Legislators who campaign on “less government” seek to build a new bureaucracy

15 Feb Legislators who campaign on “less government” seek to build a new bureaucracy

I will never forget, during my four years in the SC House, how hard with others I tried to sunset if not repeal special sales tax exemptions, at the time amounting to about  37% of the state budget that was “given away” every year to special interest lobbyists.  Senator Tom Davis has worked on this, but has like the rest of us who tried, realized how difficult it is to back a gift that over time became an entitlement to special interests.

As I wrote last week, it appears the SC House is in a mad rush to transfer local government responsibilities to a new state controlled process that is vulnerable  to special interest lobbyist influence thereby leaving local governments again  hanging in the lurch without control of our financial destiny.

The proposed bill was rushed through The Executive Committee of the House Labor Commerce and Industry Committee and the next day railroaded through the full Committee with lots of concessions to special interests and no engagement of local governments that will be effected.  The bill is likely be reported to the full House TODAY and, after the required  24 hour waiting period, it can be brought to a quick  vote of the full House.

And guess what?  According to Legislative Council, which writes the final bill, a  copy of the bill,  as amended by the Committee,  is not even available to the public, to the affected parties or the news media before it is reported.  That’s right, its a fast moving train that has many considerations for special interests and is likely to make a huge unintended hit on small business, could force increased taxes, intended and unintended, on small businesses and property owners and we are not able to get a copy until it is under consideration by the full House today.  Passage of the measure could cut deeply into our City budget forcing serious cuts into core services including public safety.


Since I do not have access to the bill, I am (below) providing the best possible summary presented by the SC Municipal Association.

That said, let me give a little background, explain what I know about the implications.

First, the State restricts property taxes (created by Act 388) which has put an extra burden on businesses, rental properties and second homes and capped property taxes.

Second, the State restricts the uses of accommodations and hospitality taxes.

Third, the State  collects other fees that, contrary to the agreement between the state and local governments when the fees were imposed, are only funded to local governments at a rate of about 70% (with the state keeping 30%)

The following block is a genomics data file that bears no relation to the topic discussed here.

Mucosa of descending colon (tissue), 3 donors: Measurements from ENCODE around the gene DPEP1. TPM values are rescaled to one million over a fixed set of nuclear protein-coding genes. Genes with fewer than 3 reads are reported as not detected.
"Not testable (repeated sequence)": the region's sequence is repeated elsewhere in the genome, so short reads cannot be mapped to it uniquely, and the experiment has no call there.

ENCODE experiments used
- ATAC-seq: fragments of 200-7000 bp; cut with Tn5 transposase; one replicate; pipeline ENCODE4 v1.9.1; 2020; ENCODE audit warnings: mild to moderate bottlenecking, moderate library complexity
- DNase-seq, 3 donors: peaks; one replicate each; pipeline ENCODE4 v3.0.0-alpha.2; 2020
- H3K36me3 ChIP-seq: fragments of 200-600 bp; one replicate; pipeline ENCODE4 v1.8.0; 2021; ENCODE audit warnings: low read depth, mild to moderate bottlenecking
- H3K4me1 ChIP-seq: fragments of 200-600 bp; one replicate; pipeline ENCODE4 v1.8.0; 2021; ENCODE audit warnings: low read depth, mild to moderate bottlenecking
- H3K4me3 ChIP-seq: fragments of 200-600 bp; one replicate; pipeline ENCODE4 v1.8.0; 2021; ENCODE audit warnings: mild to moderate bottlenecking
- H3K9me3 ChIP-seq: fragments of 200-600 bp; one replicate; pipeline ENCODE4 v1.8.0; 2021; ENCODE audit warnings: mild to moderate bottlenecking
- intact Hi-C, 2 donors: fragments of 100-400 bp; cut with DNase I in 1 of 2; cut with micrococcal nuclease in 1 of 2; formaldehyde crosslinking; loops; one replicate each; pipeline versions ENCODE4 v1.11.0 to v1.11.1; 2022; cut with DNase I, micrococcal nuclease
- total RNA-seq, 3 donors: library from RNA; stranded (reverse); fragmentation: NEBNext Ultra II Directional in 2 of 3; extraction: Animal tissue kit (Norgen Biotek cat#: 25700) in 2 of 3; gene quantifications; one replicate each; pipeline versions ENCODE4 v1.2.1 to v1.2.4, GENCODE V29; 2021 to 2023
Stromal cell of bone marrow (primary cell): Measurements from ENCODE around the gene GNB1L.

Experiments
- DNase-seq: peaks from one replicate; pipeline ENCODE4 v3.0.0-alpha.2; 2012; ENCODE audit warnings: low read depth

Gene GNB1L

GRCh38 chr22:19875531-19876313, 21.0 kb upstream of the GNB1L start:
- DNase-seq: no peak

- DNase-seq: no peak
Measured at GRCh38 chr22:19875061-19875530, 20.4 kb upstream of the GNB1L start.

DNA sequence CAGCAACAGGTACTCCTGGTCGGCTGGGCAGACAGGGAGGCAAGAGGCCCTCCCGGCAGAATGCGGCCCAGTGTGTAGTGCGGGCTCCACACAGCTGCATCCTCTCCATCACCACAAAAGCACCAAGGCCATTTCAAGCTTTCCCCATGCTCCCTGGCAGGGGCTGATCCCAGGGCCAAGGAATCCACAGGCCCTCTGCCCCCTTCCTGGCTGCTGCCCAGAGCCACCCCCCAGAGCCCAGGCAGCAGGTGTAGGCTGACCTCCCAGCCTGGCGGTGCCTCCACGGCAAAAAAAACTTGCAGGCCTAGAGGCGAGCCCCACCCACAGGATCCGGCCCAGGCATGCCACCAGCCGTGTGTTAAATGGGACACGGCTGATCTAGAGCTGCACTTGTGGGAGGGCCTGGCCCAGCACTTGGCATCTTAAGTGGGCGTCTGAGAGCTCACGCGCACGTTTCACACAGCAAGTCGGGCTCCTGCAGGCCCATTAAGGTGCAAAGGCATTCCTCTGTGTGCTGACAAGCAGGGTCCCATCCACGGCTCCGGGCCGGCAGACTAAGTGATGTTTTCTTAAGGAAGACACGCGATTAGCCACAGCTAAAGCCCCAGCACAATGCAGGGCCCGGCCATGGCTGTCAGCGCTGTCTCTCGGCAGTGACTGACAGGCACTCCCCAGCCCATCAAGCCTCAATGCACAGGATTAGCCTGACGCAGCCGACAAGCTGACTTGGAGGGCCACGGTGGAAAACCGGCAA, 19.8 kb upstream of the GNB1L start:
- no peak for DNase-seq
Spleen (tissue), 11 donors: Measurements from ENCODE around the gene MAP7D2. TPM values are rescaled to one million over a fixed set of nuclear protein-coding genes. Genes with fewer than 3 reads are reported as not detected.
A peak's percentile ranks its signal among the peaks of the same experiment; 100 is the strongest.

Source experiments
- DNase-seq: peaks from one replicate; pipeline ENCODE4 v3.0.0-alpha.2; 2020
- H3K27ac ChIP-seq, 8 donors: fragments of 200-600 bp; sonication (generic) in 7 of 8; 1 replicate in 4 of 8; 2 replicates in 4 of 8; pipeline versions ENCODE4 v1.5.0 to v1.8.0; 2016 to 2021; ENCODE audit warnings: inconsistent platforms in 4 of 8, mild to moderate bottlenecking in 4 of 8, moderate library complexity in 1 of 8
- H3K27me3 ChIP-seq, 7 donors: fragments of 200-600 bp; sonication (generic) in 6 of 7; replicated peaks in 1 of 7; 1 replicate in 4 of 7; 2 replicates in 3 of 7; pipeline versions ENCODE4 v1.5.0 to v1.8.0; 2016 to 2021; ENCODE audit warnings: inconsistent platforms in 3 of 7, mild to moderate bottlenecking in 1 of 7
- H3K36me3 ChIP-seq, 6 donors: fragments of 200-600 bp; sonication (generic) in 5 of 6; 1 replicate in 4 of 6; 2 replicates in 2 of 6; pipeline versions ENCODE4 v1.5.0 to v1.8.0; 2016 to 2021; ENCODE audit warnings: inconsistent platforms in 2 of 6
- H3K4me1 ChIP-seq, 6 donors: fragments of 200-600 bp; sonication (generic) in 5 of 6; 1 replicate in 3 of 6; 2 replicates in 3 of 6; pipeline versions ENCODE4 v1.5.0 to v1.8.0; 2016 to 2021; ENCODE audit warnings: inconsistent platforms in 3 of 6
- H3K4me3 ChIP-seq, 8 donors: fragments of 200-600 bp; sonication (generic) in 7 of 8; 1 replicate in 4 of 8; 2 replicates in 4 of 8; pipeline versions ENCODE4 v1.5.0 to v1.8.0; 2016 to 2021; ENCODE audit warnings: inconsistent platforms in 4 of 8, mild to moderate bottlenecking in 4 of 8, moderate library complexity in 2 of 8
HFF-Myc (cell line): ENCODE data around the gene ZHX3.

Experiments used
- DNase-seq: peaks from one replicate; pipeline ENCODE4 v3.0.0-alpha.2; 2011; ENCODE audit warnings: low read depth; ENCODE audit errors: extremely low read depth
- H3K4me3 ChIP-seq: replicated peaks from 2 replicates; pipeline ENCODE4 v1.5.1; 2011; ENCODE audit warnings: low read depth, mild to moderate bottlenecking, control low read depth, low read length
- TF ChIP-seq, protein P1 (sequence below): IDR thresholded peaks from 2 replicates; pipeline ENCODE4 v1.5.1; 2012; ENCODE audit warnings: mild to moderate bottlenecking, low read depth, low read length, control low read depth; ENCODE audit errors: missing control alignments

Fourth, the only revenues over which a city has control is its business licenses which accounts to close to a third of our annual budget. In some cities, like Myrtle Beaufort, I am led to understand that the business license fees generate over half of the operating budget.

Three years ago the SC House considered a measure requiring consistent business licensing classifications and to cap business licenses at $100 per business. We agreed with the need for consistent classifications, but strongly opposed the cap that would have required any small business to pay the same business license as large retailers like Walmart.

Fortunately, the measure did not pass but the SC Municipal Association along with the SC Chamber of Commerce (which primarily represents larger businesses) went to work on a measure that would be fair and equitable.  They worked for two years and were close to an agreement on what seemed to work for all.

But all of a sudden a few weeks ago, a new measure promoted by larger businesses and special interest lobbyists emerged and represents few of the agreed upon elements of the collaborative effort.  That is the measure about which I am writing.

H3650, the S.C. Business License Tax Standardization Act

  • Exempts 25 percent of a business’ income that is collected outside of the municipality where the business maintains its principle place of business.

- Imagine Walmart with its headquarters in Arkansas paying a business license tax on only 75 percent of its income when the small business owner struggling to compete with the industry giant is paying on 100 percent. Furthermore, consider that the if the local government has to make up for this lost revenue, it will be small businesses that could have to pay yet even higher business licenses thereby subsidizing the larger businesses.  Not Fair to small businesses! 

- Imagine a restaurant with locations in three cities. The owner pays the tax to City A on 100 percent of his income earned from the restaurant in City A. However, he exempts 25 percent of the income earned on the two restaurants located in City B when calculating the tax owed to City B.  At the same time, his competitor pays the municipal business license tax on 100 percent of his income earned because all three of his restaurants are located in the same city. Not Fair to small businesses!